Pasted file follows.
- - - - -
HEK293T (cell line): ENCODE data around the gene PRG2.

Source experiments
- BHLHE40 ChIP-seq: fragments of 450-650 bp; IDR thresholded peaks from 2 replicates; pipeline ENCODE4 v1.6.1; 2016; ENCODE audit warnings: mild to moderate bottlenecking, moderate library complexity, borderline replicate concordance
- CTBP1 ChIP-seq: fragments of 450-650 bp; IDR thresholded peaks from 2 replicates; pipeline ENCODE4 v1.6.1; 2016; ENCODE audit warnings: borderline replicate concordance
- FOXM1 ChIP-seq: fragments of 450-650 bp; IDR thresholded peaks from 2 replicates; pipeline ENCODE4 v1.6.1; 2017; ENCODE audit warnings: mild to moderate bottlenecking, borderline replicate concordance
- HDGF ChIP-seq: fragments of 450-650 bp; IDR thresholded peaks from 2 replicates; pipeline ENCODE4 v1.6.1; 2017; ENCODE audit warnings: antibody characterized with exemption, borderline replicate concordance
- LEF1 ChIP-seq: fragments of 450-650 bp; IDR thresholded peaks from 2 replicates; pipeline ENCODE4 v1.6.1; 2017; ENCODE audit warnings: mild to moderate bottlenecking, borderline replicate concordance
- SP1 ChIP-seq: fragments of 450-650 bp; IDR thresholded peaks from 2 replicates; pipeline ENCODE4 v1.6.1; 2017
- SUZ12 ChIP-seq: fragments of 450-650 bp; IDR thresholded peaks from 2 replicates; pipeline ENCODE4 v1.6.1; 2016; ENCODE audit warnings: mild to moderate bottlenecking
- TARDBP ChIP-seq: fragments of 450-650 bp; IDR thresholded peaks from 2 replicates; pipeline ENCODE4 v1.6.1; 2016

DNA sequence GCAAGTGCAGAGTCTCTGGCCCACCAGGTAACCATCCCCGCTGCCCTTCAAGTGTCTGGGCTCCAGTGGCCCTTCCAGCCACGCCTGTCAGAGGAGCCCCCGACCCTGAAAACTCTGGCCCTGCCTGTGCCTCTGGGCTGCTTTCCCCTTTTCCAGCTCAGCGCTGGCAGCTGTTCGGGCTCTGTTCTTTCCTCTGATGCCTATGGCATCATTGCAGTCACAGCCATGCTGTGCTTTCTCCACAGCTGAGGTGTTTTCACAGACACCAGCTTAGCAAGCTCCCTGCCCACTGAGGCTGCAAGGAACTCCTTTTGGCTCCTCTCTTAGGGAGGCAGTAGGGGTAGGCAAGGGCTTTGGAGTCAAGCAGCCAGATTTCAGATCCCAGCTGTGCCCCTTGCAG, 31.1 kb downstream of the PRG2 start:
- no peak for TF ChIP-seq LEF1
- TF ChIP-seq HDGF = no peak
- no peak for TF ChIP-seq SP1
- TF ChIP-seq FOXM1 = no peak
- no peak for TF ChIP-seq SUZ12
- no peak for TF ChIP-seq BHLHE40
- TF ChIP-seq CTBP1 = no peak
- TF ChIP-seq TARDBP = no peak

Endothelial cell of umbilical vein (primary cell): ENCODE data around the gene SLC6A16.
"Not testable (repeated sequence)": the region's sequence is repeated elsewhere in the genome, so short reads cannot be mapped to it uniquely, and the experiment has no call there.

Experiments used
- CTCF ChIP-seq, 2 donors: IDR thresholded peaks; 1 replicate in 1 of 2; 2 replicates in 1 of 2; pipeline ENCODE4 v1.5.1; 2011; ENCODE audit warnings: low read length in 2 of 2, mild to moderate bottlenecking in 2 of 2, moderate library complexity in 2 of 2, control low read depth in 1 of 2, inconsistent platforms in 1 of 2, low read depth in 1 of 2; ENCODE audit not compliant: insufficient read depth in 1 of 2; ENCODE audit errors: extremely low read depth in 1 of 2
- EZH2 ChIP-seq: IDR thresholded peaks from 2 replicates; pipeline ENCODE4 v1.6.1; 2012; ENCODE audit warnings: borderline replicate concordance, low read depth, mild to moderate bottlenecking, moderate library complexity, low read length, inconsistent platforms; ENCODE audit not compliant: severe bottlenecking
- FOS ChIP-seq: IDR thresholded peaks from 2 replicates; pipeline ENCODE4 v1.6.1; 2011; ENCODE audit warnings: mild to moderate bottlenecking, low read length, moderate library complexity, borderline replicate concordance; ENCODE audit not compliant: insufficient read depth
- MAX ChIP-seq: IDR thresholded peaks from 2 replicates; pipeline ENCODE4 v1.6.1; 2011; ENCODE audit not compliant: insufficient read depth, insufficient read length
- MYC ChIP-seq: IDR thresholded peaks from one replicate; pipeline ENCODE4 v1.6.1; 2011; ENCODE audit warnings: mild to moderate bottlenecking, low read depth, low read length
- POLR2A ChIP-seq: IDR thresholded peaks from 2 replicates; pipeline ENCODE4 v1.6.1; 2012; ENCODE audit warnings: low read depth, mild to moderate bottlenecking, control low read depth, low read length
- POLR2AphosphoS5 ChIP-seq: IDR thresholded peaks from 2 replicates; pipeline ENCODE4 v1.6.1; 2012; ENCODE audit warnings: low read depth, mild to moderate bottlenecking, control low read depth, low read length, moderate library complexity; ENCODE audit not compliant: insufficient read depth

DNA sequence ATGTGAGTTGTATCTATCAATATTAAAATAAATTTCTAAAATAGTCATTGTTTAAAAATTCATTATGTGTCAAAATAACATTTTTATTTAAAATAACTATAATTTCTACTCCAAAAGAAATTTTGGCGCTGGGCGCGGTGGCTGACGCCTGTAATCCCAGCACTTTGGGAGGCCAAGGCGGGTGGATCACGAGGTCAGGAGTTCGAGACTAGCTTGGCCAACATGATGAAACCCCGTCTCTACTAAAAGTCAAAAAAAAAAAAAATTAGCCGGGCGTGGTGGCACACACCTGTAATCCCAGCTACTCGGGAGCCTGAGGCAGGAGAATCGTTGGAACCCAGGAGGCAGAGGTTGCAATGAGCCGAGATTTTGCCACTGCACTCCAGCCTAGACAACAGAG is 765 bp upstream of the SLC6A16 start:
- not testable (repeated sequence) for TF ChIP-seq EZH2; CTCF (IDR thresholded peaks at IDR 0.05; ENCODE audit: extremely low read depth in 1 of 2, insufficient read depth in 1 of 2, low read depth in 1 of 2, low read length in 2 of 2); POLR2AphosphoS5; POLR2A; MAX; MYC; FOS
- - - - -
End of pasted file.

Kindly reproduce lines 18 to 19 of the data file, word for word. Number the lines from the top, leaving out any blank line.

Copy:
- TF ChIP-seq CTBP1 = no peak
- TF ChIP-seq TARDBP = no peak